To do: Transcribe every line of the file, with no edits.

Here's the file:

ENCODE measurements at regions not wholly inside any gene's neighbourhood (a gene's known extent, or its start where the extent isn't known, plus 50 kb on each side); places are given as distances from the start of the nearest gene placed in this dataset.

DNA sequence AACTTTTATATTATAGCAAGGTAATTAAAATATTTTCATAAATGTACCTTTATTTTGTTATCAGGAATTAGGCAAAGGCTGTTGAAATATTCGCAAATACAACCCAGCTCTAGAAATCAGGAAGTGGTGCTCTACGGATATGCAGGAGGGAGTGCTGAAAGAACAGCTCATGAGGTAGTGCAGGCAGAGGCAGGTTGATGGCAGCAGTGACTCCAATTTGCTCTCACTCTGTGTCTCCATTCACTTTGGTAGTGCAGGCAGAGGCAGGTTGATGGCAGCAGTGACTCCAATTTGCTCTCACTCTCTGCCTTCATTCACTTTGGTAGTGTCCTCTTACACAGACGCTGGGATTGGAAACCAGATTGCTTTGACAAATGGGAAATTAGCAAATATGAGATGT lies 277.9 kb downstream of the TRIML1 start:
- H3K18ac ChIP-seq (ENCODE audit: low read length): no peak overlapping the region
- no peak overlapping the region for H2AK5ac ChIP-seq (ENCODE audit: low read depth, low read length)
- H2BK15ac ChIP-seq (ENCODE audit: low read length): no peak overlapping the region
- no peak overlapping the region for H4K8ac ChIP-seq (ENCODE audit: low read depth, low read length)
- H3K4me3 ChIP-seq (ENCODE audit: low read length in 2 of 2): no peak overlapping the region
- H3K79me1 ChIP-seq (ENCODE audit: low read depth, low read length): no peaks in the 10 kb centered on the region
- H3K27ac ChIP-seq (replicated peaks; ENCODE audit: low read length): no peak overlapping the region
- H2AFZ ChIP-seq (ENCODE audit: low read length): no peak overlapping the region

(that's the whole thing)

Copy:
ENCODE measurements at regions not wholly inside any gene's neighbourhood (a gene's known extent, or its start where the extent isn't known, plus 50 kb on each side); places are given as distances from the start of the nearest gene placed in this dataset.

DNA sequence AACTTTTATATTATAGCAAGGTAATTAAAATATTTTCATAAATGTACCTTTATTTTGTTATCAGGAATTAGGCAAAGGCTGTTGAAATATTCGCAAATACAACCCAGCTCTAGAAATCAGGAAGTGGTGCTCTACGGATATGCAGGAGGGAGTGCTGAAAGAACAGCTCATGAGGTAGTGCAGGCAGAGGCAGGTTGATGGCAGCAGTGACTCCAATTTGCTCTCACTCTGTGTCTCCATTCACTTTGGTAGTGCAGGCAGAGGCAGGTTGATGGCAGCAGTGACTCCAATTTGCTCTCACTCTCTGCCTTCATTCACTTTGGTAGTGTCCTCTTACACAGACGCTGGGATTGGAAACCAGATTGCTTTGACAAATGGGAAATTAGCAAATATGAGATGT lies 277.9 kb downstream of the TRIML1 start:
- H3K18ac ChIP-seq (ENCODE audit: low read length): no peak overlapping the region
- no peak overlapping the region for H2AK5ac ChIP-seq (ENCODE audit: low read depth, low read length)
- H2BK15ac ChIP-seq (ENCODE audit: low read length): no peak overlapping the region
- no peak overlapping the region for H4K8ac ChIP-seq (ENCODE audit: low read depth, low read length)
- H3K4me3 ChIP-seq (ENCODE audit: low read length in 2 of 2): no peak overlapping the region
- H3K79me1 ChIP-seq (ENCODE audit: low read depth, low read length): no peaks in the 10 kb centered on the region
- H3K27ac ChIP-seq (replicated peaks; ENCODE audit: low read length): no peak overlapping the region
- H2AFZ ChIP-seq (ENCODE audit: low read length): no peak overlapping the region